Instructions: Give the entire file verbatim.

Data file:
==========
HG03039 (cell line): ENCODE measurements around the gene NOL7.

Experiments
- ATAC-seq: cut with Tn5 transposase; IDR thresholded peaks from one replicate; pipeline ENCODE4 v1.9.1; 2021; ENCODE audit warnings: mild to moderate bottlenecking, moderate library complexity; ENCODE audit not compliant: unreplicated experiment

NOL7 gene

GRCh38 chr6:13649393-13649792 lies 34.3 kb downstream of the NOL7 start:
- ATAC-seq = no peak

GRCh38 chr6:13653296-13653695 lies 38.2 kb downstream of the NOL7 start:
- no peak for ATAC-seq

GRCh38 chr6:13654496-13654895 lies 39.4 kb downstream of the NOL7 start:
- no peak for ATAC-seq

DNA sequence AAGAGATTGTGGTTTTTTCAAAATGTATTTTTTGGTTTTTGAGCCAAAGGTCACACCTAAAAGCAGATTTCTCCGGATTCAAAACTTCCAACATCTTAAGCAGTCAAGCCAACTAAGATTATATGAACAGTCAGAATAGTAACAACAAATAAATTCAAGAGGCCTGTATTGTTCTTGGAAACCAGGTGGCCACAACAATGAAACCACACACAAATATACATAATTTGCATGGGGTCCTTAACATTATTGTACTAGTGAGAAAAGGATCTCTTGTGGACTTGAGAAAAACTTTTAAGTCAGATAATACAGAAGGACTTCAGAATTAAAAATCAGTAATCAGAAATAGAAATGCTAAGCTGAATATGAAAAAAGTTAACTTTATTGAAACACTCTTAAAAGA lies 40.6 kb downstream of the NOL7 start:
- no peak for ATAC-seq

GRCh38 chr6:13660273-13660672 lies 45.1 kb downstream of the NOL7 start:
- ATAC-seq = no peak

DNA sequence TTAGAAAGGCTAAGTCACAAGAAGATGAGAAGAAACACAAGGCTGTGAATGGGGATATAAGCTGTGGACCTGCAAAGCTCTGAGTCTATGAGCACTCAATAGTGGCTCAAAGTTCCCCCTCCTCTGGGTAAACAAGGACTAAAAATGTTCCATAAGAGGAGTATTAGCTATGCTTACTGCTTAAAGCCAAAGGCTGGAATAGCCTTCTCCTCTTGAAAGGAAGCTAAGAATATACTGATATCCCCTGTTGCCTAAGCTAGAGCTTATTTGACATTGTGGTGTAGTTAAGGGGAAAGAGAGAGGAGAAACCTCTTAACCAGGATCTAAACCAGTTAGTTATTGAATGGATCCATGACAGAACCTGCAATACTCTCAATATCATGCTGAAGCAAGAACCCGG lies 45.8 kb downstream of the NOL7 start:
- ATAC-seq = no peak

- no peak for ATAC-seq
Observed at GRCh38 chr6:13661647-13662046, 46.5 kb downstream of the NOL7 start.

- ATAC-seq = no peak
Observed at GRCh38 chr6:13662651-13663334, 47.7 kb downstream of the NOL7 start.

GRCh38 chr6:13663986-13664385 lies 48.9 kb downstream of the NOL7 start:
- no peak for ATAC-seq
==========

HG03039 (cell line): ENCODE measurements around the gene NOL7.

Experiments
- ATAC-seq: cut with Tn5 transposase; IDR thresholded peaks from one replicate; pipeline ENCODE4 v1.9.1; 2021; ENCODE audit warnings: mild to moderate bottlenecking, moderate library complexity; ENCODE audit not compliant: unreplicated experiment

NOL7 gene

GRCh38 chr6:13649393-13649792 lies 34.3 kb downstream of the NOL7 start:
- ATAC-seq = no peak

GRCh38 chr6:13653296-13653695 lies 38.2 kb downstream of the NOL7 start:
- no peak for ATAC-seq

GRCh38 chr6:13654496-13654895 lies 39.4 kb downstream of the NOL7 start:
- no peak for ATAC-seq

DNA sequence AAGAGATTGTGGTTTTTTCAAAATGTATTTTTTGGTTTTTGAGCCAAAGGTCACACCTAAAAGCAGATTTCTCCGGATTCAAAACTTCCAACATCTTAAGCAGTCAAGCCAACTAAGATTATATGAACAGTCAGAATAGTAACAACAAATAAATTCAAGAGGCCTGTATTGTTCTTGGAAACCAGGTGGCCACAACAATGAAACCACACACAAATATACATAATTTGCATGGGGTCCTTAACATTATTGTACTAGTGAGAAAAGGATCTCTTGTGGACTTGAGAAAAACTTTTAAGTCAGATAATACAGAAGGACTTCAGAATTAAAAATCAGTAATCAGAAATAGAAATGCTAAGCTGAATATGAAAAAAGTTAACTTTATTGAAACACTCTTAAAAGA lies 40.6 kb downstream of the NOL7 start:
- no peak for ATAC-seq

GRCh38 chr6:13660273-13660672 lies 45.1 kb downstream of the NOL7 start:
- ATAC-seq = no peak

DNA sequence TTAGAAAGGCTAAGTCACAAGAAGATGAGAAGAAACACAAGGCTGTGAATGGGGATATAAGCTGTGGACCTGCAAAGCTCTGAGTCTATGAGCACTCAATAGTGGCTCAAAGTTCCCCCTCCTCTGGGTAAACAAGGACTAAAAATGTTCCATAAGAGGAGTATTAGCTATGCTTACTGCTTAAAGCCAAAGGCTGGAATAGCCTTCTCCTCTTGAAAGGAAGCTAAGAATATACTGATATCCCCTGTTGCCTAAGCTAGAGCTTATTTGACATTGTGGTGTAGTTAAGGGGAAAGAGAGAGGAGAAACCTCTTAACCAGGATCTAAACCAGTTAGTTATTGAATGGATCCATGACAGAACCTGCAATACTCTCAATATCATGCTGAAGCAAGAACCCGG lies 45.8 kb downstream of the NOL7 start:
- ATAC-seq = no peak

- no peak for ATAC-seq
Observed at GRCh38 chr6:13661647-13662046, 46.5 kb downstream of the NOL7 start.

- ATAC-seq = no peak
Observed at GRCh38 chr6:13662651-13663334, 47.7 kb downstream of the NOL7 start.

GRCh38 chr6:13663986-13664385 lies 48.9 kb downstream of the NOL7 start:
- no peak for ATAC-seq